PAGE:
Skip to Content

Saturday, December 14th, 2019

Asian Markets Mostly Lower

Closed
by November 11, 2016 General
CANBERA (dpa-AFX) – Asian stock markets are mostly lower on Friday amid worries that U.S. president-elect Donald Trump’s plans to cut taxes and spend on infrastructure might stoke inflation. Meanwhile, stronger commodity prices lifted resources stocks. The Australian and Japanese markets are higher.

The Australian market is advancing, extending gains from the previous session, reflecting investor optimism that president-elect Trump’s economic policies could stimulate the U.S. economy.

In late-morning trades, the benchmark S&P/ASX 200 Index is adding 21.30 points or 0.40 percent to 5,350.10, off a high of 5,359.40 earlier. The broader All Ordinaries Index is rising 17.60 points or 0.33 percent to 5,426.50.

Among the major miners, BHP Billiton and Rio Tinto are rising more than 2 percent each, while Fortescue Metals is higher by almost 2 percent after iron ore prices continued to surge overnight.

In the oil sector, Oil Search is losing more than 1 percent, while Woodside Petroleum is adding more than 1 percent.

Chinese private equity firm Hony Capital has increased its stake in Santos to 3.2 percent after buying 40 million shares in the company overnight. Santos’s shares are gaining more than 6 percent.

In the banking space, ANZ Bank, Westpac, National Australia Bank and Commonwealth Bank are higher by 1.9 percent to 3.1 percent.

Gold miner Newcrest Mining is losing almost 6 percent and Evolution Mining is down 5 percent after gold prices slid overnight.

In the currency market, the Australian dollar has slipped against the U.S. dollar on Friday with markets viewing Trump’s policies as inflationary. In late-morning trades, the local unit was trading at US$0.7613, down from US$0.7674 on Thursday.

The Japanese market is also rising, reflecting investor optimism about an expansive U.S. fiscal policy under Trump’s presidency. In addition, the yen continued to slip against the U.S. dollar, lifting exporters’ shares.

In late-morning trades, the benchmark Nikkei 225 Index is adding 178.25 points or 1.03 percent to 17,522.67, off a high of 17,621.73 earlier.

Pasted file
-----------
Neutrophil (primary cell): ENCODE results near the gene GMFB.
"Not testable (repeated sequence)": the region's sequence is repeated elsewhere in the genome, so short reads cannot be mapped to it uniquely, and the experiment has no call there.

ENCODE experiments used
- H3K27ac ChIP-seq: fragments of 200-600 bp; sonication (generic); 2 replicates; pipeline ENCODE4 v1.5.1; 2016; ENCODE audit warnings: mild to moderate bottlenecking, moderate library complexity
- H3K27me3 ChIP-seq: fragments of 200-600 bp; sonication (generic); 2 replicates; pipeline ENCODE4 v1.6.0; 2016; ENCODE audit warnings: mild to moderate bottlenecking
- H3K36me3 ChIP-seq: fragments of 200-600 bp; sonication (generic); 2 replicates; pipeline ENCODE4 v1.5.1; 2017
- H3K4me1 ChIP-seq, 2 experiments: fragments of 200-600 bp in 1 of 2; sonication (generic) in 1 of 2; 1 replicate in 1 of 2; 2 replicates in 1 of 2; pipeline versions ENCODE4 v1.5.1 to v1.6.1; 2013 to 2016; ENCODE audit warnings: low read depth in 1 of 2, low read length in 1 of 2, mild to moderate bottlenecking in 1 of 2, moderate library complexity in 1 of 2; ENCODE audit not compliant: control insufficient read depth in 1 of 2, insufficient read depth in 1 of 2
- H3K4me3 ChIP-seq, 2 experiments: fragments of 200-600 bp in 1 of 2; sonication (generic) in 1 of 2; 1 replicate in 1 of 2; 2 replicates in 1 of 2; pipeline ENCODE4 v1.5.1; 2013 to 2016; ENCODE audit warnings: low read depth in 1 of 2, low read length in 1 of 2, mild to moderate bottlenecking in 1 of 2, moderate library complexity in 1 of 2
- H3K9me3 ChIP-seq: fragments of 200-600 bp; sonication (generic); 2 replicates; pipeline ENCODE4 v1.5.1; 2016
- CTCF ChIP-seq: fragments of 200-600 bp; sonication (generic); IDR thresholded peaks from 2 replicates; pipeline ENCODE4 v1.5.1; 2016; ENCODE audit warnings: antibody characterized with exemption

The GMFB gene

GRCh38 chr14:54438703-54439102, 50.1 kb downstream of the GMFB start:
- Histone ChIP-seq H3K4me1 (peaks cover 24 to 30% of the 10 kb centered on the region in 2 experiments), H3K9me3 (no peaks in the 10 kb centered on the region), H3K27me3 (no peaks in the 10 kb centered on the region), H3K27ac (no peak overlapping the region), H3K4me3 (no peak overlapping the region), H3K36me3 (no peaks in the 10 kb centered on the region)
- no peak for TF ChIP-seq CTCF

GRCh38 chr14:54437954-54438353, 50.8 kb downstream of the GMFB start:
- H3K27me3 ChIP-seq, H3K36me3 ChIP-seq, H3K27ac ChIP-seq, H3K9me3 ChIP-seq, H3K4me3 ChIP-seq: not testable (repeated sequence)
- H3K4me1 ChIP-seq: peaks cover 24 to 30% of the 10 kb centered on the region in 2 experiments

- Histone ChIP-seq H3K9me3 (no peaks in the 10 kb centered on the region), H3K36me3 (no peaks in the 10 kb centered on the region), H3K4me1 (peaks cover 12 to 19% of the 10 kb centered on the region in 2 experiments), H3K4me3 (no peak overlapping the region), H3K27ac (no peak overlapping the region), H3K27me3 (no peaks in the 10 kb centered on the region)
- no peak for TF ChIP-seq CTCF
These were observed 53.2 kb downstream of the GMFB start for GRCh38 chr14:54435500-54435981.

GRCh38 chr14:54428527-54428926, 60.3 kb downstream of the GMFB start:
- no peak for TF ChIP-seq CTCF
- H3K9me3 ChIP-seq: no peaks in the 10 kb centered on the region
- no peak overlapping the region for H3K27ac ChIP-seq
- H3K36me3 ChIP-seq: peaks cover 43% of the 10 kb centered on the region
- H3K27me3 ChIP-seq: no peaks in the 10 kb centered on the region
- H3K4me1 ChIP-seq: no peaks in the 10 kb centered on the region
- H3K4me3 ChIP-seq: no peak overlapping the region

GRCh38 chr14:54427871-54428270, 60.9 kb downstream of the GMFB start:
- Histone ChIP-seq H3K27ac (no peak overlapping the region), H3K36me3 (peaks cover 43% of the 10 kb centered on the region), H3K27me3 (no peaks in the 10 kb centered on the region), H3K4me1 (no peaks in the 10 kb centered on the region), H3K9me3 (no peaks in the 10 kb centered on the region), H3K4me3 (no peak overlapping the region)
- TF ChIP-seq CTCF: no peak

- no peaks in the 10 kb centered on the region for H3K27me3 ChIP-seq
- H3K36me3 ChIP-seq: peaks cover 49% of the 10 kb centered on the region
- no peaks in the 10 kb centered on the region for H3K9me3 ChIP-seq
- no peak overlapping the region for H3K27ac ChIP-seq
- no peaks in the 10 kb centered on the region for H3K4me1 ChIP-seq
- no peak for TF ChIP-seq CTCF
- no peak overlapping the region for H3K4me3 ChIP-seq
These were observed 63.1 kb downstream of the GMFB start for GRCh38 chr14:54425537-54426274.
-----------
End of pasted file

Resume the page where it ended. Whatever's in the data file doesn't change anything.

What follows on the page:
Among the major exporters, Sony is adding 0.2 percent, Panasonic is up 0.7 percent, Canon is higher by almost 1 percent and Toshiba is rising more than 1 percent.

Automaker Toyota is rising almost 3 percent and Honda is up more than 1 percent. Fast Retailing is gaining more than 2 percent and SoftBank is adding more than 1 percent. In the banking space, Mitsubishi UFJ Financial is rising more than 12 percent.

In the oil sector, Inpex is losing 0.2 percent and JX Holdings is rising more than 2 percent.

Among the other major gainers, Taiheiyo Cement is rising almost 13 percent, Dai-ichi Life Holdings is gaining almost 10 percent and Nitto Denko is up more than 10 percent.

On the flip side, Pioneer is losing more than 7 percent after the car electronics maker reported a net loss for the second quarter, while Rakuten is down almost 5 percent and Toyobo Co. is lower by more than 4 percent.

On the economic front, the Bank of Japan said that producer prices in Japan were down 0.1 percent on month in October. That was shy of expectations for a flat reading, which would have been unchanged from the September reading.

Japan also will see September results for its tertiary industry index today. In the currency market, the U.S. dollar traded in the upper 106 yen-range on Friday, up from the upper 105 yen range on Thursday.

Elsewhere in Asia, New Zealand and Shanghai are also higher. Meanwhile, Indonesia and Taiwan are losing more than 2 percent each, Hong Kong and Malaysia are down more than 1 percent each, and Singapore and South Korea are also lower.

On Wall Street, stocks turned in a mixed performance on Thursday, with the Dow advancing to a new record closing high partly due to substantial gains by JPMorgan and Goldman, amid optimism about reduced regulation of the financial sector under Trump.

The Dow jumped 218.19 points or 1.2 percent to 18,807.88 and the S&P 500 rose 4.22 points or 0.2 percent to 2,167.48, but the Nasdaq slid 42.28 points or 0.8 percent to 5,208.80.

The major European markets moved to the downside on Thursday. The U.K.’s FTSE 100 Index slumped by 1.2 percent, while the French CAC 40 Index and the German DAX Index dipped by 0.3 percent and 0.2 percent, respectively.

Crude oil futures fell Thursday for the first time in four sessions, hurt by a stronger U.S. dollar and another build in oil inventories. WTI crude for December delivery fell 61 cents, or 1.4 percent, to settle at $44.66 a barrel on the New York Mercantile Exchange.

Copyright RTT News/dpa-AFX

Previous
Next